Патент USA US2137856код для вставки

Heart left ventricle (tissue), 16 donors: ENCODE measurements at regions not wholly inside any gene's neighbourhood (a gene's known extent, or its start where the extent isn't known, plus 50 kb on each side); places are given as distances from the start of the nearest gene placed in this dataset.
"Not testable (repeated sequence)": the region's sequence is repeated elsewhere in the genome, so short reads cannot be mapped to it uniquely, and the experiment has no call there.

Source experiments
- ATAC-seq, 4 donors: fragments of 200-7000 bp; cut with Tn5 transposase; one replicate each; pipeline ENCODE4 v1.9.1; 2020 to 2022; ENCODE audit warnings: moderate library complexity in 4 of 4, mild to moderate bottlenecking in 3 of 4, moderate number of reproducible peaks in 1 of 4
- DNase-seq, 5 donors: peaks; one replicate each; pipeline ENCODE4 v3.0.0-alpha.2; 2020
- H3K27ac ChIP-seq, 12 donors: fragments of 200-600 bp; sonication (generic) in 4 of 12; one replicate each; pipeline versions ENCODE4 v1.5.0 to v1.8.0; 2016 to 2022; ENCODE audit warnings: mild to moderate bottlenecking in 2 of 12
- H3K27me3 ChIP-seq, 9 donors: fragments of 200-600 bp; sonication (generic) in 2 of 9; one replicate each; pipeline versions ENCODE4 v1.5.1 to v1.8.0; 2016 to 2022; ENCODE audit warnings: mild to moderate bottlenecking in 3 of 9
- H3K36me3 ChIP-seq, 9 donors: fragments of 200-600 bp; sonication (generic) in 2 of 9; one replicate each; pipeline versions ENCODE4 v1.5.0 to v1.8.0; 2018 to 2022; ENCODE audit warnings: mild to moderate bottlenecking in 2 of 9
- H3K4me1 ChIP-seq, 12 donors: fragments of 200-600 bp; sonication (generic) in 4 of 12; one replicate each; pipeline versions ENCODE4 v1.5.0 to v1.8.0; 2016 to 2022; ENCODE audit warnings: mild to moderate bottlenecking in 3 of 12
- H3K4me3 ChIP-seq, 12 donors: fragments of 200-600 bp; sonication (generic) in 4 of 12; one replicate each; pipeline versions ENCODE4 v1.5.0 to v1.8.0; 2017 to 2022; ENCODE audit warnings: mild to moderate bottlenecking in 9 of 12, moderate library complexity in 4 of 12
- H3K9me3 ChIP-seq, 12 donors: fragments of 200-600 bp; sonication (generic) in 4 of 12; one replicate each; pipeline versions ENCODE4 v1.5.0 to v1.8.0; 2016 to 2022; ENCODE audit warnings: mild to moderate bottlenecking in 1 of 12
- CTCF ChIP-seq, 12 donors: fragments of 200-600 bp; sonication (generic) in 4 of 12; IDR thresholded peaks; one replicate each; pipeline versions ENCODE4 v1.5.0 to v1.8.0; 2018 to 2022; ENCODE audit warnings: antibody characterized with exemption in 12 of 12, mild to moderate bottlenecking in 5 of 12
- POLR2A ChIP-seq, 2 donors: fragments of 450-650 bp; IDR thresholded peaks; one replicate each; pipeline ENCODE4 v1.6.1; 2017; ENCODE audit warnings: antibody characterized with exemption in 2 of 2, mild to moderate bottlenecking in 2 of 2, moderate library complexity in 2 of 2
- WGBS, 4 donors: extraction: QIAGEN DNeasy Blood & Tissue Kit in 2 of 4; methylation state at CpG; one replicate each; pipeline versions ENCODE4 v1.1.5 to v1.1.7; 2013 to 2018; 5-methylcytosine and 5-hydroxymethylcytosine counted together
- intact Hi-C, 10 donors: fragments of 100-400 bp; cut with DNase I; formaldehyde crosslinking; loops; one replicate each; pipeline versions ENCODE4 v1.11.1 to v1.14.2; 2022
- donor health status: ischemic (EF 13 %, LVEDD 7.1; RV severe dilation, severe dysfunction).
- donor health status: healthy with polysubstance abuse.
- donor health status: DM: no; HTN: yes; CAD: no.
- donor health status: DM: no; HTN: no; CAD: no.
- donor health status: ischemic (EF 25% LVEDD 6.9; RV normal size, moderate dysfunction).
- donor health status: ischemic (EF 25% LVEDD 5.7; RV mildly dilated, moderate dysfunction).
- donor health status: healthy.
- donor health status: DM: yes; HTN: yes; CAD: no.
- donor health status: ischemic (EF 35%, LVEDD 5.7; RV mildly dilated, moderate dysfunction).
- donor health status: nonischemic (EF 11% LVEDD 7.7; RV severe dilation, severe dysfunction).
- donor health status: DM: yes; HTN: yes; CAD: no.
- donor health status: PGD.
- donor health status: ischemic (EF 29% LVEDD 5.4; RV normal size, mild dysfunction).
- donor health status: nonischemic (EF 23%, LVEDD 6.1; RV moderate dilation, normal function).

NOV. `22, Q. D, RICE ` 2,137,856 FURNACE >Filed Dec. 17, 1937 ll-NIVENTOR Orl/12H61?. ,Rice , ¿M Patented Nov. 22, 1938 ,y s ` ` p , . „ »UNITED N STATES PATENT OFFICE ` FURNACE n Orville D. Rice, Pittsburgh, Pa., assigner to Rust ‘ Furnace Company,v1’ittsburgh,_ Pa., a corpora- ` l ¿tion of Delaware ‘Application December 17, 1937,»seria1 No. 180,336 zcxaims. (o1. ess-_15) This invention relates to a furnace, in particular to a furnace of the so-called regenerative type in which fuel is supplied from one side and combustion` products taken off at the other side during one period, and the direction of firing re:il versed during a succeeding period. The invention will furthermore be described herein with reference to a soaking pit furnace although it may be applied as well to furnaces of other types. 10 It has long been realized that in the operation pf regenerative soaking pit furnaces, fuel of low caloriiic value has an advantage in that it is less `likely to cause washing or melting of the ingot surfaces than is fuel of higher thermal content 15 because such washing or melting introduces the necessity of chipping surfaces `of the ingots to remove these defects. On this account `blast furnace gas has been widely used for firing soaking pit furnaces. 20 I have invented a furnace and method of operating the same which secures the advantage of fuel having a low heat content in furnaces fired with fuel having a relatively high heat content. In accordance with my invention, I divert a 25 portion` of the combustion gases flowing from the furnace toward the stack and return them tothe side of the furnace on which fuel is being supplied. ‘ After passing through the regenerator on the side with the air supplied for combustion, 30 the air and combustion gases are mixed `with the fuel and combustion occurs in Ithe soaking pit proper. . ` A present preferred embodiment and practice of the invention is illustrated in the accompany35 ing drawing and a complete understanding thereof may be gained from the following detailed description. `In the drawing: The single figure is a diagrammatic view illus‘ trating a regenerative soaking pit furnace and 40 the connections therefrom to fuel and air supply means and to a stack for discharging waste gases. Referring in detail to the drawing, a regener- ative soaking pit furnace I0 comprises a pit proper, indicated at II, and regenerators I2 and 4,5 I3. Fuel supply ports I4 are disposed between the regenerators and .the pit proper and are connected by suitable piping indicated generally at I5, to a convenient source of fuel. The fuel supply to the ports I4 is controlled by a regulating 50 valve I6 and‘reversing' valves I1 and I8. Air for combustion is supplied to the regener ator opposite that which is connected to the flue, by a blower 25 through piping 26 communicating with the flues I9 and 20. A regulating valve 2l and reversing valves 28 and 29 control the supply DI of air to the regenerators. .A diversion flue 30 extends from the flues I9 and 20 adjacent the point where they join to an interconnecting flue 3|, extending between flues I9 and 20. A blower 32 is disposed in flue 30 and is effective to draw 10 Waste gases from the ilues I9 and 20 and divert them to the interconnecting flue 3|. Reversing valves 33 and 34 are located in the flue 3|, making it possible to direct the diverted waste gases to~ Ward the regenerator on the side of the furnace 15 at which fuel is being delivered. ‘ With the various control and reversing valves in the positions indicated, fuel is supplied to the ports I4 between the regenerator |3’and the pit I I. At the same time, air is delivered by blower 20 25 through valves 21 and 29 and the flue 20 to the regenerator I3. The air is heated by passing through the regenerator and, as it mixes with the fuel supply through the ports I4, combustion occurs in the pit II. Combustion gases flow 25 through the regenerator I2, the flues I9 and 2| to the stack 22, since the valve 23 is open and the valve 24 closed. As indicated by the arrows 35, `a. portion of the waste gases flowing toward the stack 22 is diverted 30 through the flue 30 by the blower 32 and delivered through the flue 3| to the flue 20, since the valve 33 is closed and the valve 34 is open. In this manner, the diverted portion of the waste gases is mixed with the air entering the regenerator I3 35 and ultimately with the fuel delivered through the ports I4. Both the air supplied by the blower` 25 and the diverted portion of the waste gas sup plied by the blower 32 are preheated to a temperaintimately with the air and waste gases before . entering the pit. By this method I obtain high thermal efficiency and still preserve the desired temperature of the gases in the pit. The inven- 45 tion also makes it possible to maintain a large volume of gas flow through the furnace, which is desirable. When the direction of firing the furnace is to be reversed, the valve IB is closed and the valve 50 ` ` `?'lues I9 and 20 extend from the regenerators Il is opened. I2 and I3`to a stack flue 2| communicating with the stack indicated at 22. Reversing valves 23 and 24, 28 and 29, 33 and 34 are reversed. The same result as that already described ensues, ex and 24 in the flues I9 and 20 permit either regen- cept in the reverse direction. 55 erator to be connected to the stack 22. ‘ ture of approximately 2000° F. The fuel is ad- 40 mitted in finely divided streams, so that it mixes The relative positions of valves 23 , i The amount of waste gases diverted and recir- 55 2,187,856 culated through the furnace is preferably varied in accordance with the condition of the ingots being heated. This may be accomplished by suitable control valves or by varying the speed of the blower 32. When heating cold ingots, little or no waste gas need be recirculated since the danger of melting or washing is slight. As the temperature of the steel rises, the quantity of waste gases diverted from the stack for recircula 10 tion is increased. 'I'his method of operation pro vides relatively quick heating in the earlier stages when the rate of temperatures is rapid, dropping olf as the temperature increases because of the recirculation o! increased quantities of waste 16 llses. » ’ Although I- have illustrated and described but I claim: 1. In a furnace, a combustion chamber, a re generator on each side of said chamber, means for supplying fuel selectively to either side of said chamber, iiues having one end connected to gether and the other extending to said regener ators and adapted to serve alternately as `air supply and waste-gas passages, means for se lectively supplying air to said iiues and means eii’ective to divert waste gases from the connected 10 ends-of said flues to points intermediate the ends. 2. In a furnace, a combustion chamber, regen =erators on each side thereof, fiues leading from said regenerators to a common discharge point, means for supplying fuel and air selectively to 15 either side of said chamber, reversing valves in said flues between said point and said regener a preferred embodiment and'practice of the in-` vention, it will be understood that changes in ators, and by-passing ñues extending from said the construction and procedure disclosed may be point to points in said »mst-mentioned flues inter 20 made without departing from the spirit of the mediate said valves and said regenerators. 20 invention or scope of the appended claims. ORVILLE D. RICE.